While repairs are underway, she said more must the done to prevent landlords from neglecting their tenants--- they want the city to create legislation that would create a minimum standard for residential properties.

Ottawa ACORN's Herongate Chapter Honoured by Award Nomination from Action Housing

John Redins, right, is a founding member of Ottawa ACORN's Herongate chapter.Members of ACORN from Ottawa's Herongate community have been nominated for an award from Action Housing. 

The nomination comes following their very succesful, and ongoing, project to get basic and vital repairs done for Herongate tenants. Read more about that work, and all the people who made it happen here

Member John Redins joined 4 years ago and helped start the ACORN chapter in Herongate. John says, "We starting fighting for tenants rights and putting pressure on the landlord to adhere to the landlord tenant act. Much of the act is not protective for tenants and it is mainly for landlords. Our landlord changed 10 times in 9 years and we couldn't keep up with the change. We had to get organized, get the city involved for change."

Find out more about the award and the other nominees here.

If you're interested in coming to the award presentation on Thursday at City Hall, contact Action Houing or Ottawa ACORN's office

Housing Crisis in Ontario

ACORN members rally for Healthy Homes. Last Thursday, September 20th, leading members of ACORN Canada Kay Bisnath and Tina Morris met with Kathleen Wynne, Member of Provincial Parliament for Don Valley West and Ontario’s Minister of Municipal Affairs and Housing.

On behalf of ACORN members across Ontario, Bisnath and Morris were asking for an immediate response to the crisis that tenants in Ontario are dealing with: stronger rent control – on all rental units, not just occupied ones - and action now from the provincial government to protect tenants from slum landlords who refuse to do basic and vital repairs.

Minister Wynne thinks there is no crisis.

We disagree.

ACORN Celebrates $55K Victory in Herongate; Gives Thanks to Volunteers!

A meeting of ACORN members in HerongateOttawa ACORN members in the Herongate neighborhood have made major progress in their campaign for liveable housing. Dozens of members, working with lawyers, law students and professors they have forced their landlord to spend over $55,000 on necessary repairs. Other tenants have reached financial settlements due to years of neglect - these total more than $20,000.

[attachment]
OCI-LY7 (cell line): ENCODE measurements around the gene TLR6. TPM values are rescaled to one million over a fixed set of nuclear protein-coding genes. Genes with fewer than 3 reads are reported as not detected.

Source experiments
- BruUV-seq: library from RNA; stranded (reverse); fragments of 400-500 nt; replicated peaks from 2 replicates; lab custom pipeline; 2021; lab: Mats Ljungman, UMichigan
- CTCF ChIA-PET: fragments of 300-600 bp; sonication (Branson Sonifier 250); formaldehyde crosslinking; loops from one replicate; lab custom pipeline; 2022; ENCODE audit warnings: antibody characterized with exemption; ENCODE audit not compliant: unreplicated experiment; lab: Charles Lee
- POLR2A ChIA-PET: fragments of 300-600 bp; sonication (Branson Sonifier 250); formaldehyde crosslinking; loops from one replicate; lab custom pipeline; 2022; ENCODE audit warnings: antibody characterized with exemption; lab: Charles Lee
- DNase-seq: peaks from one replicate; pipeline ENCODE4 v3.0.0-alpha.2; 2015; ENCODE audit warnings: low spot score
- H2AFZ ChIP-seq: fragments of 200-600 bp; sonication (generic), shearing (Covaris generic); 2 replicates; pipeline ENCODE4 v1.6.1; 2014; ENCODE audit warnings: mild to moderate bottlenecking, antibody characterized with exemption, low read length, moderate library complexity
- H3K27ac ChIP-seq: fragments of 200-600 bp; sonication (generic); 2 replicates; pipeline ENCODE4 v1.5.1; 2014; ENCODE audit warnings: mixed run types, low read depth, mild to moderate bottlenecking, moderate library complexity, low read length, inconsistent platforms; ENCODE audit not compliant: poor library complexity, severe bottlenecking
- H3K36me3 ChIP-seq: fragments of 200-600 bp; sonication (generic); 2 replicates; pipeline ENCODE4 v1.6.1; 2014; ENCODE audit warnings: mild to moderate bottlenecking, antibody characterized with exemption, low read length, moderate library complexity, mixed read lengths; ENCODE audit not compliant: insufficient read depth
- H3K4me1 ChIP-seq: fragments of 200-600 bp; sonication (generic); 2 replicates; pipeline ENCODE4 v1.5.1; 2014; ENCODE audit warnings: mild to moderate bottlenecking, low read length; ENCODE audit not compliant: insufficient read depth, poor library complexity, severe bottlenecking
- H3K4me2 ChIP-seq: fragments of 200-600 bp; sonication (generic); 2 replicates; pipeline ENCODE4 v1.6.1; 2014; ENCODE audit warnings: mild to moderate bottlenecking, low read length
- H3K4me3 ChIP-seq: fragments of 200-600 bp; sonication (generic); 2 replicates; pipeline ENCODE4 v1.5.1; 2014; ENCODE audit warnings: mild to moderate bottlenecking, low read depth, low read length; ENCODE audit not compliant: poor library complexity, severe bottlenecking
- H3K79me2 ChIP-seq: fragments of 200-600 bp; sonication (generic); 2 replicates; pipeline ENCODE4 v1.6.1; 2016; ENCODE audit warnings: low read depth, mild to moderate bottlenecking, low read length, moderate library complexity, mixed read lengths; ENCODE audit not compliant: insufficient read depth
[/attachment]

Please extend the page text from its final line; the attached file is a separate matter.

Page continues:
Without the incredible dedication and solidarity of all the volunteers involved, this would not have been possible. George Brown supervised the project. Derek Schroeder, Oriana Pollitt, Eric Girard, Daniel Tucker-Simmons, Miriam Martin, Sabrina Seibel, Iman Amin, and Mike Currie put in hundreds of hours of work. Professors David Wiseman and Suzanne Bouclin helped initiate the project, and are now working to plan next steps. ACORN members are very grateful to them all.

Ottawa ACORN will hold a press event to announce the next steps of this project on Tuesday, October 2nd at noon. It will take place at 1480 Heron Rd

NOW Magazine: Tenant activists take on Libs

ACORN members rally at the office of Kathleen Wynne. August 9, 2012.It’s all about the loopholes.

Back in June when the Liberals passed bill 19, an amendment to the Residential Tenancies Act limiting annual rent increases to 2.4%, they were obviously hoping to chill out tenant activists.

Fat chance. The Association of Community Organizations for Reform Now (ACORN) has just launched a campaign pointing to the bill’s chief flaws: not only is it inapplicable to buildings constructed after 1991, but it doesn’t apply to vacant units, meaning new renters can face increases of any old amount.

Last Wednesday, August 29, a small clutch of ACORN members in matching red t’s, protested in front of the office of Kathleen Wynne, minister of municipal affairs and housing on Eglinton E, the first of a number of events planned.